31 Days Of Horror: PERFECT BLUE

Anime director Satoshi Kon only directed four films and one television show (Paprika, Tokyo Godfathers, Paranoia Agent) during his lifetime, but everything he put out was met with critical acclaim, both in Japan and in the West.

The overriding theme of Kon’s career was exploring what happens when the lines between fantasy and reality are blurred. His directorial debut, 1997’s Perfect Blue is a perfect (if you’ll pardon me) example. A gripping psychological thriller that exerts Hitchcock-esque intensity over the viewer until they’re no longer sure just where the real ends and the nightmare begins.

The Plot

Based on Yoshikazu Takeuchi’s novel of the same name, the film opens with Mima Kirigoe (voiced in English by Bridget Hoffman, credited here as Ruby Marlowe), the lead singer of the popular J-pop idol group CHAM!, announcing at a small daytime concert that she’s leaving the group to become an actress. That night, Mima receives a mysterious fax calling her a traitor.

Understandably freaked out, Mima shows the fax to her mananger, ex-pop star Rumi (Wendee Lee), but Rumi tells her not to worry about it. While looking through Mima’s mail, Rumi finds a fan letter addressed to Mima that contains the link to a website called “Mima’s Room.”

The two look at it (with Rumi teaching Mima how to use a computer/the Internet, since this is 1997) and find that it’s a diary site composed of entries by someone posing as Mima. While charmed at first, Mima gets quickly creeped out. Again, Rumi tells her not to worry.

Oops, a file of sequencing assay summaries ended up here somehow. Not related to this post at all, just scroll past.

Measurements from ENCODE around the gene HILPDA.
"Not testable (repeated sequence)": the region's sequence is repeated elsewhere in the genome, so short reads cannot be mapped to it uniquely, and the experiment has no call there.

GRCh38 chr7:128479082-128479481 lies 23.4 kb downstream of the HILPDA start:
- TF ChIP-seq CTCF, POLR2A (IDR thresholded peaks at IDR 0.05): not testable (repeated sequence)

With the help of her agent Tadokoro (Barry Stigler), Mima lands a small part in a crime drama series called Double Bind. Impressed with her work, the producers give her a larger role as a stripper who gets assaulted and raped onstage. While Rumi discourages her from filming the scene, Mima goes through with it anyway, and shortly after poses nude for a magazine shoot.

After shooting the rape scene, Mima’s world starts unraveling. A terrifying, hoodie-clad man, who virtually never speaks, now appears wherever she goes, and the viewer learns he goes by the name “Me-Mania.” Mima also begins seeing visions of herself in her CHAM! outfit. The other Mima insists she’s the real one, and that Mima is ruining her reputation and that she’s an imposter.

As the line between dream and reality blurs tighter and tighter, Mima becomes disoriented and unsure of the world about her. And that’s before the screenwriter of Double Bind is found with his eyes stabbed out and hacked to death in an elevator…

Gore & Scares

There is gore in this film, but it’s not over-the-top or bombastic; it’s certainly not torture porn. Instead, it’s rather restrained. There’s a lot of brutal violence here, but it’s in service to the story.

The most violent acts in the movie are all murders, and they’re the sort of murders you see in any R-rated crime film. But the beauty of the animation allows the blood to flow freely, and it does so with chilling effect.

Some critics, when this film was released, questioned as to why it had to be animated at all. The clear answer comes in the character design and Mima’s deteriorating state of mind. As to character design, the froglike Rumi and the terrifying, brutish Me-Mania couldn’t be done with live action, not now and certainly not in ’97. (The latter has a very striking, haunting appearance, and he hovers over the film like a even more ghoulish Boo Radley.)